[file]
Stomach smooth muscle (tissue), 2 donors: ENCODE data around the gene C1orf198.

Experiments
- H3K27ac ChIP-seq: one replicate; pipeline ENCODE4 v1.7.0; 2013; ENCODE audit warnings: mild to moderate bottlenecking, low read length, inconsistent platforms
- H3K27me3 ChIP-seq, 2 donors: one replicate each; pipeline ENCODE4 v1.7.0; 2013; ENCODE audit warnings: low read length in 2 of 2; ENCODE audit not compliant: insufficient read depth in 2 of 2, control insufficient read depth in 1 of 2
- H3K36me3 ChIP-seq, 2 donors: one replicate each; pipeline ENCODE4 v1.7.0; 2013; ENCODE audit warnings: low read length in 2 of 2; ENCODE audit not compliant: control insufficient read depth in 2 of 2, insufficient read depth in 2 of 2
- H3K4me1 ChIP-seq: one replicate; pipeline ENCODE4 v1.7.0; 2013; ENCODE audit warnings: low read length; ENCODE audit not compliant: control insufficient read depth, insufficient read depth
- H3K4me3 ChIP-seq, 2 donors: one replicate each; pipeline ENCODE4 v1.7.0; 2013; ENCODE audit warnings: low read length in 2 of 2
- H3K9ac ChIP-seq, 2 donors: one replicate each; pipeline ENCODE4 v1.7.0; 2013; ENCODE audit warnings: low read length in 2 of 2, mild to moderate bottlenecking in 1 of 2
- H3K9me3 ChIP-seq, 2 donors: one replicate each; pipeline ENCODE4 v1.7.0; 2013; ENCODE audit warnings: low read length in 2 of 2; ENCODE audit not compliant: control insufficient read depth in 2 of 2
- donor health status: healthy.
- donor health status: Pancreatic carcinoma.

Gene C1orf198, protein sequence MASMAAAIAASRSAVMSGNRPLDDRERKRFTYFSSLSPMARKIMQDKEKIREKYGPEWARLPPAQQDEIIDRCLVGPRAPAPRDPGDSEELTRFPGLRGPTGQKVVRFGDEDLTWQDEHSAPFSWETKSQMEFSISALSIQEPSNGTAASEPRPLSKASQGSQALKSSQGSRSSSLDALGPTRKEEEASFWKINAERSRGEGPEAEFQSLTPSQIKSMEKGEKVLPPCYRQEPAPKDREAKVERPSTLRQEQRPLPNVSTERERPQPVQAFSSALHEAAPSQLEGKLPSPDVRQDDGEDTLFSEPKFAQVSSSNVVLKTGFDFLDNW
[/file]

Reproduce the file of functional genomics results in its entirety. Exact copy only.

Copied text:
Stomach smooth muscle (tissue), 2 donors: ENCODE data around the gene C1orf198.

Experiments
- H3K27ac ChIP-seq: one replicate; pipeline ENCODE4 v1.7.0; 2013; ENCODE audit warnings: mild to moderate bottlenecking, low read length, inconsistent platforms
- H3K27me3 ChIP-seq, 2 donors: one replicate each; pipeline ENCODE4 v1.7.0; 2013; ENCODE audit warnings: low read length in 2 of 2; ENCODE audit not compliant: insufficient read depth in 2 of 2, control insufficient read depth in 1 of 2
- H3K36me3 ChIP-seq, 2 donors: one replicate each; pipeline ENCODE4 v1.7.0; 2013; ENCODE audit warnings: low read length in 2 of 2; ENCODE audit not compliant: control insufficient read depth in 2 of 2, insufficient read depth in 2 of 2
- H3K4me1 ChIP-seq: one replicate; pipeline ENCODE4 v1.7.0; 2013; ENCODE audit warnings: low read length; ENCODE audit not compliant: control insufficient read depth, insufficient read depth
- H3K4me3 ChIP-seq, 2 donors: one replicate each; pipeline ENCODE4 v1.7.0; 2013; ENCODE audit warnings: low read length in 2 of 2
- H3K9ac ChIP-seq, 2 donors: one replicate each; pipeline ENCODE4 v1.7.0; 2013; ENCODE audit warnings: low read length in 2 of 2, mild to moderate bottlenecking in 1 of 2
- H3K9me3 ChIP-seq, 2 donors: one replicate each; pipeline ENCODE4 v1.7.0; 2013; ENCODE audit warnings: low read length in 2 of 2; ENCODE audit not compliant: control insufficient read depth in 2 of 2
- donor health status: healthy.
- donor health status: Pancreatic carcinoma.

Gene C1orf198, protein sequence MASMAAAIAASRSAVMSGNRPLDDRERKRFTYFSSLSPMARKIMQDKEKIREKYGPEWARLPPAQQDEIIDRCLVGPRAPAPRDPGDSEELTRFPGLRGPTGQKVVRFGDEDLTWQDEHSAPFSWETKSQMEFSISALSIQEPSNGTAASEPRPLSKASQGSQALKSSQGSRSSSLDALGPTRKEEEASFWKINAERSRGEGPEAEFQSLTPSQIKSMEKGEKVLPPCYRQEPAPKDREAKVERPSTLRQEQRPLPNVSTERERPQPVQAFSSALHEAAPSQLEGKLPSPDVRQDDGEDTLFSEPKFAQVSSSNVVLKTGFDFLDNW